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I really don't see the difference here.
Most people have the argument of "Don't use while wait() do, becuase it doesn't properly emphasize what you're trying to get across."
But how so? The first time I came across the use of while wait() do, I immediately read it as "While you're waiting for blank, do this," but at first, that was a wrong notion.
Later in my scripting days, I ended up reading it as "After you wait for blank, do this."
I feel like it serves the same purpose as "while true do," because when I also came across the use of "while * do", I read it as "When this condition is true, do this." But, aren't you also waiting for the condition to be true?
But, one could also say:
Wait() is a function, and is not nil. If you were to plug the wait() function into a condition, it will run through it, because again, it is not nil. But, for some reason, it will also execute it's assigned function.
I'd love your input on this. Reading people's opinions is a fun pastime.
But, here comes the second question.
If you were to define a function, then put it into a conditional statement, it will return as "not nil", but also "nil?"
Alongside that, if the function were to return "true", then the "not" usage of the function will be falsey. You could probably guess for the contrary.
Let's put it into code terms.
Lets say I had my completely stupid function that I came up with in less than 5 minutes with a pad and pencil.
Cool. Now, let's go and make some tests. I made six conditional statements that has to do with the same function.
For the first two statements, I made the function return false.
Let's see what it returns.
This should make sense. The first one returns false, and that means the condition is falsey. Therefore, the code block did not run. The second one checks if it is returning false or nil, and as it did, the code block will run.
Now, let us run our true statements, shown below.
Again, let us see what it returns.
Again, some normal stuff. At this point, I might just be trying to extend the length of the forum post without knowing. Anyways, as expected, the first code block is true, because true == true, and second is falsey because false!==true.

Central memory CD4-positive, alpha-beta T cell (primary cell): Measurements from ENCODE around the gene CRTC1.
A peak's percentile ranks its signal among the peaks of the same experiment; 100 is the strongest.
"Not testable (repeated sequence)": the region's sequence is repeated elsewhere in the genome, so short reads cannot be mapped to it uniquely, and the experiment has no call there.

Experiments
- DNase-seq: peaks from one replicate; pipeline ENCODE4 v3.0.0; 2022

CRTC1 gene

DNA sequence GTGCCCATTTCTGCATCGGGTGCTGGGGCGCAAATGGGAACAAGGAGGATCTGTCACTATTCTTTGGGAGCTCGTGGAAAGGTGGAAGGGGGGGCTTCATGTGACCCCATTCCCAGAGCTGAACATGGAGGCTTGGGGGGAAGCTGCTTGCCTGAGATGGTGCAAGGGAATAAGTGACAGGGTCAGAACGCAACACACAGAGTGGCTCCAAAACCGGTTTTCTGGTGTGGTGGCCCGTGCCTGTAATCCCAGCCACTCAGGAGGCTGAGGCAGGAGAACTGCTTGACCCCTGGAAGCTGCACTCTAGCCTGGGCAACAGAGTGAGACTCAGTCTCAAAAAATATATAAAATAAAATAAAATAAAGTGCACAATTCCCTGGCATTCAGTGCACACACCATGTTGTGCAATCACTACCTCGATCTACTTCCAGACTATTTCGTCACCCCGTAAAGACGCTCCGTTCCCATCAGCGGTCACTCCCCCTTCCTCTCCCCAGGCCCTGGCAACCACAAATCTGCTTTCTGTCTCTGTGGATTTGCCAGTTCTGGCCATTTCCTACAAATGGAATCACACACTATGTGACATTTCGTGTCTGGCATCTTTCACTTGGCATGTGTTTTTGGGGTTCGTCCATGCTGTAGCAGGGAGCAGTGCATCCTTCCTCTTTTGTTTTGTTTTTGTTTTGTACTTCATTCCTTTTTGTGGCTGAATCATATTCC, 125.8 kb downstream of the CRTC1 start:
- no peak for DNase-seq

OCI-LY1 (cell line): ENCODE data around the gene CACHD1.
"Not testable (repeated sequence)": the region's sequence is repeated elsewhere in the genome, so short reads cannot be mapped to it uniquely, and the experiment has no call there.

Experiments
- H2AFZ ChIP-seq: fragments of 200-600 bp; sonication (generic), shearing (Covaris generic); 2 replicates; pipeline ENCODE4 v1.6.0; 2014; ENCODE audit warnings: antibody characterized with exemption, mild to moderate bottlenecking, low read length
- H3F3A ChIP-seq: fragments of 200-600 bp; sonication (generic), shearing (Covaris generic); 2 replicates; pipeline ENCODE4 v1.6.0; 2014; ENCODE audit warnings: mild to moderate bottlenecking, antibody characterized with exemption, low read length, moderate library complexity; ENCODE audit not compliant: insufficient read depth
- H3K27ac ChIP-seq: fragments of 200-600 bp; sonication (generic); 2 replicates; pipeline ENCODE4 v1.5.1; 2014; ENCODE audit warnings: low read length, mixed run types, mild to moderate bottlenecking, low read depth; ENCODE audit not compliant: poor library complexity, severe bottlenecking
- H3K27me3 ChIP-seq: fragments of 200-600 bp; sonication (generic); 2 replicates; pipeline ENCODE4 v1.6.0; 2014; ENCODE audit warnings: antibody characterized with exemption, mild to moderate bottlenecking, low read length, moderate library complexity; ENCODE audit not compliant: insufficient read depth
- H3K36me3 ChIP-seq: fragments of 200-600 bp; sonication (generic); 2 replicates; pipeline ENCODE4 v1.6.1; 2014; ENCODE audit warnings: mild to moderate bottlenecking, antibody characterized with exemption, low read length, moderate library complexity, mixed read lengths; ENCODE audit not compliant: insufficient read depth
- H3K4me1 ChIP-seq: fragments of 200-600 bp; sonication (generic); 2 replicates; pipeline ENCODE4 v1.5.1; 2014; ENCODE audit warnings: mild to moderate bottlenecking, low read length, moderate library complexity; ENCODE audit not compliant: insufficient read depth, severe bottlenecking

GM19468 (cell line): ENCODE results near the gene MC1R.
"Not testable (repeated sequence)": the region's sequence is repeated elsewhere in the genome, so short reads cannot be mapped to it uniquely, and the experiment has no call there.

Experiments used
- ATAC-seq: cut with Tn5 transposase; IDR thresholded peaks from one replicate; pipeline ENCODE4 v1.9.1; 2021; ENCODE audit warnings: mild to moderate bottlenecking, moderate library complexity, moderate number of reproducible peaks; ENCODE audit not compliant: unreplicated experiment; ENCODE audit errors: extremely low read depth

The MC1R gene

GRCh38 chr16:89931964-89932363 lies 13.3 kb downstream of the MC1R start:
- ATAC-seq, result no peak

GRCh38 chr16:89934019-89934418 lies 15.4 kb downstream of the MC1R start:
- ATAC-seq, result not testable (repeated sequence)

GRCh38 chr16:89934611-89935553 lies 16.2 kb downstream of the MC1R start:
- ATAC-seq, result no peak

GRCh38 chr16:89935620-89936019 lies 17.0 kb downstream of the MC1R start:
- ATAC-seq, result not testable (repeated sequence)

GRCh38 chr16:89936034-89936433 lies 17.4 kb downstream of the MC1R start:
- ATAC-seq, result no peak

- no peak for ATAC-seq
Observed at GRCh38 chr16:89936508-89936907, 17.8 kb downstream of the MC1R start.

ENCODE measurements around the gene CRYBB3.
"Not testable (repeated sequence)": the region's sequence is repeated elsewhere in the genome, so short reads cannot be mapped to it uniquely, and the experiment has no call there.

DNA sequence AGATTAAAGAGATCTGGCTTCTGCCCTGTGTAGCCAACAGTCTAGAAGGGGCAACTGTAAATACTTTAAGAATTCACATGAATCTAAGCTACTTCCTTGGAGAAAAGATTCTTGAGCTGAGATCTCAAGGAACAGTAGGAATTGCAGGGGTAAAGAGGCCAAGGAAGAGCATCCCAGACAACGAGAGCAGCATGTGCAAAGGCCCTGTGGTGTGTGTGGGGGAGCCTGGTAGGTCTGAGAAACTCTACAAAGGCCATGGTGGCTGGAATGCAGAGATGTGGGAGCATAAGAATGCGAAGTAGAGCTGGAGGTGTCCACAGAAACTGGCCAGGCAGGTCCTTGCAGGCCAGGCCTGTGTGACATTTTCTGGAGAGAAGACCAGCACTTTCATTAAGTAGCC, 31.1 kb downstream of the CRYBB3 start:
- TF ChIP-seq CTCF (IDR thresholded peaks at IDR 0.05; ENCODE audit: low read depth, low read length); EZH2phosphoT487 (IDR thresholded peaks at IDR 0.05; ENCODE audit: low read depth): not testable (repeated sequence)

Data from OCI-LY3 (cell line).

Now, here comes the weird part to me, at least. For this test, we will be providing no variables for the function to use, again, shown below.
Now, lets see what kind of behemoth this thing pulled out from the deep, dark depths of kingdom come.
Uh, excuse me, what? I'm a stupid person. It took me QUITE a while to figure out why this happens, and unsurprisingly, it is a simple answer.
Apparently, by default, a function returns nil. The function itself is not nil, so that's good to know. I found this out from the second conditional.
But, alas, you likely didn't notice this that the first statement did not show. Instead, it called the function!
It called it twice..?
Anyways. Why did it call twice? I have no idea. Oh wait, I do. Maybe because the function was called in the first statement, and was called again in the second statement, working with two code blocks? I wonder, if I were to put a wait() inside of that if statement, would it yield the if block? Let's test.
And, what do you know? The function is called, AND the if statement isn't false! But.. wait..
Isn't a function supposed to return nil by default?
So, does that mean that if I were to have a function that returned true after 5, and called it in an if statement, it would wait(5) and complete the if statement? Odd. Don't think it did that in the previous examples.
Kidding. I was just leading you on with the wait thing. If you were to call the wait function inside of a print, it returns two values. The time provided, and the.. total execution time?
I have no idea what the second number is. Anyways, it's just two numbers with abstract purpose, in my opinion.
Also, there was no second question. Got ya again!
I hope ya enjoyed reading this, and I hope you also enjoyed being led on. Go out there and make your lives extraordinary!
"Carpe diem. Seize the day boys. Make your lives extraordinary" ~Robin Williams